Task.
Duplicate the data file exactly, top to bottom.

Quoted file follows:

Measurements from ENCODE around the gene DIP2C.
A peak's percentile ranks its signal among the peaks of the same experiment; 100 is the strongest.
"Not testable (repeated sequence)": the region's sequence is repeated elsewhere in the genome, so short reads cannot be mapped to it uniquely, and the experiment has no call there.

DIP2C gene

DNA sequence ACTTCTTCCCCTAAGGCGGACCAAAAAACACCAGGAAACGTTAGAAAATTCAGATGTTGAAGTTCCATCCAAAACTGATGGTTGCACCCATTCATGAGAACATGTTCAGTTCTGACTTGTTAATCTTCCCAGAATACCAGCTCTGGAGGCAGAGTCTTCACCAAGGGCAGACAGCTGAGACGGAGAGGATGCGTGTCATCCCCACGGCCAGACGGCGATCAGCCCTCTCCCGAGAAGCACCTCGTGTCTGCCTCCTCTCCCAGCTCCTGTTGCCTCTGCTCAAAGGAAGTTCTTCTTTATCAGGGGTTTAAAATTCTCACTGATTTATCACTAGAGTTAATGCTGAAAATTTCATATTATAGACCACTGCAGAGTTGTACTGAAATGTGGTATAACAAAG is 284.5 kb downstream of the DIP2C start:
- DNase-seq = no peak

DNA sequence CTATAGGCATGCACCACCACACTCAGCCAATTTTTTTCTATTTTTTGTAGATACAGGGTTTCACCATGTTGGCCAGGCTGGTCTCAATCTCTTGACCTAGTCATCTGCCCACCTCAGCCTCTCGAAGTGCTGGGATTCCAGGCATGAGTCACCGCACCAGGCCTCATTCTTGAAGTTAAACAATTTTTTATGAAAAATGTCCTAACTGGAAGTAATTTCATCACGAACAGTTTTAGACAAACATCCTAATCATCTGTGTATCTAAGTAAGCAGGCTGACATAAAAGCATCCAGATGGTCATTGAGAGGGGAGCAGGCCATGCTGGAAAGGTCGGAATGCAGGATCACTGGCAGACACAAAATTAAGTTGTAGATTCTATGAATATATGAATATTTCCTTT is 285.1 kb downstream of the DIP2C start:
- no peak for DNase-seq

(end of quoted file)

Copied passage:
Measurements from ENCODE around the gene DIP2C.
A peak's percentile ranks its signal among the peaks of the same experiment; 100 is the strongest.
"Not testable (repeated sequence)": the region's sequence is repeated elsewhere in the genome, so short reads cannot be mapped to it uniquely, and the experiment has no call there.

DIP2C gene

DNA sequence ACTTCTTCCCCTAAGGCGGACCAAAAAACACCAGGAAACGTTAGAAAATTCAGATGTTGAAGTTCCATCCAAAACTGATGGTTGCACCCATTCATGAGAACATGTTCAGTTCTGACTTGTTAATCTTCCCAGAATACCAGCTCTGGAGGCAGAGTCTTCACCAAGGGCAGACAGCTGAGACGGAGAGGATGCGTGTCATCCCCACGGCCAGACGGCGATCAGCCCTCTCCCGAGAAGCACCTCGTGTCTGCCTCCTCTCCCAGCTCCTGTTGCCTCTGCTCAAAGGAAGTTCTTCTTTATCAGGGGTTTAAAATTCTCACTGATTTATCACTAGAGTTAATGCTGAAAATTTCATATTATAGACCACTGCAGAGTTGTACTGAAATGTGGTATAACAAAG is 284.5 kb downstream of the DIP2C start:
- DNase-seq = no peak

DNA sequence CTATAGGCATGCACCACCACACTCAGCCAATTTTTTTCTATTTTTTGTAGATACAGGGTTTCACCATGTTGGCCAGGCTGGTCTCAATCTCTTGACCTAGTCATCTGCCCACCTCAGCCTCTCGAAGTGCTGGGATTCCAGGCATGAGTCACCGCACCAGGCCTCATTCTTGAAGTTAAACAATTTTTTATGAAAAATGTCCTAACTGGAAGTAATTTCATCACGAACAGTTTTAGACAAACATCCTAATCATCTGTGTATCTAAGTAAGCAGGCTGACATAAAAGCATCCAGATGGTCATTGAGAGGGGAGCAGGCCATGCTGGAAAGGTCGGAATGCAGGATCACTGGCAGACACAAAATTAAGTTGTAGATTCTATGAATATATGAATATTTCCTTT is 285.1 kb downstream of the DIP2C start:
- no peak for DNase-seq